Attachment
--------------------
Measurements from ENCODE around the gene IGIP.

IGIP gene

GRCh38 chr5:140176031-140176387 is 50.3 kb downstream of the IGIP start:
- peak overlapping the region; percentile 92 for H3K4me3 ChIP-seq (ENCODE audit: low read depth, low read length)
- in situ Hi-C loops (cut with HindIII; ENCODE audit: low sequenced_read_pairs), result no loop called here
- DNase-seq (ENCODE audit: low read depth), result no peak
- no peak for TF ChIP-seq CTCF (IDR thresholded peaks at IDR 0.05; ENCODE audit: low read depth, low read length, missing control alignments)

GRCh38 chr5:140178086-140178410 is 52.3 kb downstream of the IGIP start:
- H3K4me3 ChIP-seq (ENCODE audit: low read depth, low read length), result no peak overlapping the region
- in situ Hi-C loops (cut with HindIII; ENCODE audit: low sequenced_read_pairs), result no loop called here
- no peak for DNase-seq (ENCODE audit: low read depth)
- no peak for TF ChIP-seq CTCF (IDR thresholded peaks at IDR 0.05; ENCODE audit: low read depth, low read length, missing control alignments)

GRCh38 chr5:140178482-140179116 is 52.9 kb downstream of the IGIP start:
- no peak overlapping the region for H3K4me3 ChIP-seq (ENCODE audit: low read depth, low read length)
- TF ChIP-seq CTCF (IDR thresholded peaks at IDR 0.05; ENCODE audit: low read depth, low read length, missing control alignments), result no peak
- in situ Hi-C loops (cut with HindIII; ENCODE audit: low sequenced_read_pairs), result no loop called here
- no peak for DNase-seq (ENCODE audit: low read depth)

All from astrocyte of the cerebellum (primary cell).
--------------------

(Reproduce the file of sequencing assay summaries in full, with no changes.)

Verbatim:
Measurements from ENCODE around the gene IGIP.

IGIP gene

GRCh38 chr5:140176031-140176387 is 50.3 kb downstream of the IGIP start:
- peak overlapping the region; percentile 92 for H3K4me3 ChIP-seq (ENCODE audit: low read depth, low read length)
- in situ Hi-C loops (cut with HindIII; ENCODE audit: low sequenced_read_pairs), result no loop called here
- DNase-seq (ENCODE audit: low read depth), result no peak
- no peak for TF ChIP-seq CTCF (IDR thresholded peaks at IDR 0.05; ENCODE audit: low read depth, low read length, missing control alignments)

GRCh38 chr5:140178086-140178410 is 52.3 kb downstream of the IGIP start:
- H3K4me3 ChIP-seq (ENCODE audit: low read depth, low read length), result no peak overlapping the region
- in situ Hi-C loops (cut with HindIII; ENCODE audit: low sequenced_read_pairs), result no loop called here
- no peak for DNase-seq (ENCODE audit: low read depth)
- no peak for TF ChIP-seq CTCF (IDR thresholded peaks at IDR 0.05; ENCODE audit: low read depth, low read length, missing control alignments)

GRCh38 chr5:140178482-140179116 is 52.9 kb downstream of the IGIP start:
- no peak overlapping the region for H3K4me3 ChIP-seq (ENCODE audit: low read depth, low read length)
- TF ChIP-seq CTCF (IDR thresholded peaks at IDR 0.05; ENCODE audit: low read depth, low read length, missing control alignments), result no peak
- in situ Hi-C loops (cut with HindIII; ENCODE audit: low sequenced_read_pairs), result no loop called here
- no peak for DNase-seq (ENCODE audit: low read depth)

All from astrocyte of the cerebellum (primary cell).